Inside Pope Paul VI's Apollo 11 Moon Landing Message

On July 20, 1969, all eyes were glued to their TVs to watch the historic moon landing – including the pope. He split his time that day between observing the moon through a telescope and watching the TV anxiously from the Vatican Astronomical Observatory at his summer residence in Castel Gandolfo (via Vatican News). 

That day, Pope Paul VI became the first Roman Pontiff to send a message into space, blessing the astronauts and congratulating them on their achievement. "Pope Paul VI is speaking to you astronauts: Honor, greetings and blessings to you, conquerors of the moon." As Neil Armstrong took his first steps on the Moon, the pope reportedly clapped his hands and said, "We are close to you with our good wishes and with our prayers, together the whole Catholic Church."

In addition to his well wishes, the pope, along with other heads of states, sent a message with Apollo 11 to be left on the moon (via Rome Reports). The message left on behalf of Pope Paul VI was Psalm 8, which reads, "When I see your heavens, the work of your fingers, the moon and stars that you set in place — What is man that you are mindful of him, and a son of man that you care for him?"

Pope Paul VI had a personal interest in space travel

Pope Paul VI had a personal interest in space travel. He was often found in the Vatican Astronomical Observatory peering at lunar landscapes in his spare time. In his first speech of his pontificate, Pope Paul VI discussed the growing field of space exploration and astronomy, stating that with the blessing of God, it had opened up a new era for humanity. The significance of the Apollo missions was not lost on him, and he, like many others, prayed for the astronauts' success.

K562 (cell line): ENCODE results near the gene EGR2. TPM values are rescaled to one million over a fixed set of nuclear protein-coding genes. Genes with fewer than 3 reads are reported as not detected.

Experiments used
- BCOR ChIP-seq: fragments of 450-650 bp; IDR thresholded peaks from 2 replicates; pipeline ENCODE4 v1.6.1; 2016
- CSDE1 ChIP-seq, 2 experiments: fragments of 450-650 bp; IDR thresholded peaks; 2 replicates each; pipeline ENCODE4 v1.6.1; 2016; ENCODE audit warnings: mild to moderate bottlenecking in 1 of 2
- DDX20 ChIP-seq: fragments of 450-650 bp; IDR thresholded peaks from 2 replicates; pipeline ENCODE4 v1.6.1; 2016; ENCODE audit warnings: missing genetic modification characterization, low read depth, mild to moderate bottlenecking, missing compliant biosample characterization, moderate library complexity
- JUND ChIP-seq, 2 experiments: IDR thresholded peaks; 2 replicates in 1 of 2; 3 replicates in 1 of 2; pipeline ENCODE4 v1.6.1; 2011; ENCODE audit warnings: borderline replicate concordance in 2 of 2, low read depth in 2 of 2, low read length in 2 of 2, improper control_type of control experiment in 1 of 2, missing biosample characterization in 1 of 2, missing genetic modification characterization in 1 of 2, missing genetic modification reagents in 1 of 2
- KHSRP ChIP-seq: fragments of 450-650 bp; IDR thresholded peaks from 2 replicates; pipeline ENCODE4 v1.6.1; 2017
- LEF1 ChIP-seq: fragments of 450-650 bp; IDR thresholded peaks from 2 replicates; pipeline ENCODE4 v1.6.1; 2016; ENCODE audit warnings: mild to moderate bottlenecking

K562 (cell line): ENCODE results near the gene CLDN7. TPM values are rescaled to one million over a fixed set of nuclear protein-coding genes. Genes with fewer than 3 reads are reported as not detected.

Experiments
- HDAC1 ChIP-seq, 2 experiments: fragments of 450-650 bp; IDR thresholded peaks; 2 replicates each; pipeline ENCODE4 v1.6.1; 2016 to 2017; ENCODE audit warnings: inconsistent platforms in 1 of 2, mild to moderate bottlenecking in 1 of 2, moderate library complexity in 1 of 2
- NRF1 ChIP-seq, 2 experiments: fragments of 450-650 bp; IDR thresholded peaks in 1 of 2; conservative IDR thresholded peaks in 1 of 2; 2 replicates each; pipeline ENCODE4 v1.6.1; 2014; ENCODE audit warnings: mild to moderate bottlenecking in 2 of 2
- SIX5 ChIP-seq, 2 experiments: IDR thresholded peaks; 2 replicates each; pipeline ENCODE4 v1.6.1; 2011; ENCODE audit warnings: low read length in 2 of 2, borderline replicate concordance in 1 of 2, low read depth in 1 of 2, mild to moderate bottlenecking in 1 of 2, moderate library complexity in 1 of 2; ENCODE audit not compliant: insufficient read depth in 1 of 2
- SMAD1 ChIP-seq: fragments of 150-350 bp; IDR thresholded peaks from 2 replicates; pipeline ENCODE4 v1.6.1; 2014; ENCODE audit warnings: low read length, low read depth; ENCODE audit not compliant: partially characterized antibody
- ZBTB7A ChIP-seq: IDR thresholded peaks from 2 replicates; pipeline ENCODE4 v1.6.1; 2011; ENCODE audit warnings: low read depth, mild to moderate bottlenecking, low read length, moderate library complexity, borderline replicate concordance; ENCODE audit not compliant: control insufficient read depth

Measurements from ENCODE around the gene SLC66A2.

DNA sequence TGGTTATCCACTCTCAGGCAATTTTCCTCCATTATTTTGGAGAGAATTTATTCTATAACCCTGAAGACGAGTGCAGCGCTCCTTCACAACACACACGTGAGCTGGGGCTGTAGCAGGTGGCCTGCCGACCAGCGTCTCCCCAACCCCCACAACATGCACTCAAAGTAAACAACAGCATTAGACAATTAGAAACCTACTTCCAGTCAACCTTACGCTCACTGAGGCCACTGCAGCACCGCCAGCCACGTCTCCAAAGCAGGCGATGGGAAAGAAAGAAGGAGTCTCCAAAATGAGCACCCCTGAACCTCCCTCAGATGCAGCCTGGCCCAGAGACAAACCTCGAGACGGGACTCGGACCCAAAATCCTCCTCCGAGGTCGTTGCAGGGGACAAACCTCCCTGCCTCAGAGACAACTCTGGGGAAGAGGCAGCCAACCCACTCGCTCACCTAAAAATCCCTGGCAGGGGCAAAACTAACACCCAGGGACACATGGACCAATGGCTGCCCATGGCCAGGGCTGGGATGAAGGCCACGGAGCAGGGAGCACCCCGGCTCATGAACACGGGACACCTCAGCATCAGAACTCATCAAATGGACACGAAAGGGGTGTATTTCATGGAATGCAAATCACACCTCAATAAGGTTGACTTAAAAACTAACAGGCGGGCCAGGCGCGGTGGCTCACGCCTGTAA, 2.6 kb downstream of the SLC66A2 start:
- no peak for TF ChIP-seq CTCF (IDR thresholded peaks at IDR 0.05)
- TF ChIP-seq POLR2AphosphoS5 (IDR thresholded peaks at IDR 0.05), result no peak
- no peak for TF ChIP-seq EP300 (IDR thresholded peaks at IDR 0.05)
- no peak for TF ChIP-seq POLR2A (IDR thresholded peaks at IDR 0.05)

During a later occasion, the pope gave an astronaut a bronze plaque with the Psalm, "O Lord our God, how great your name throughout the earth." This plaque was brought to the moon to be left on the surface. In return, Pope Paul VI was brought back a piece of the Moon, which is held in Castel Gandolfo to this day (via Vatican News). 

Future popes continued Pope Paul VI's involvement in space

Since Pope Paul VI's involvement in space travel during the Apollo missions, his successors have carried on the tradition. In 2011, Pope Benedict XVI spoke with astronauts aboard the International Space Station (via The Holy See). They discussed topics such as how science could help to unite the world, religion's role in the astronauts' lives, what it was like to live on a space station, and the awe of being able to see our planet from such a unique view.

Later, in 2017, Pope Francis had a similar encounter with International Space Station astronauts, asking them questions via satellite communications. He received an authentic, personalized space suit as a gift when he met them at the Vatican a few months later (via Rome Reports). One of the astronauts told the Pope, "We have decided that to begin with, as you are what you wear, to make you one like ours."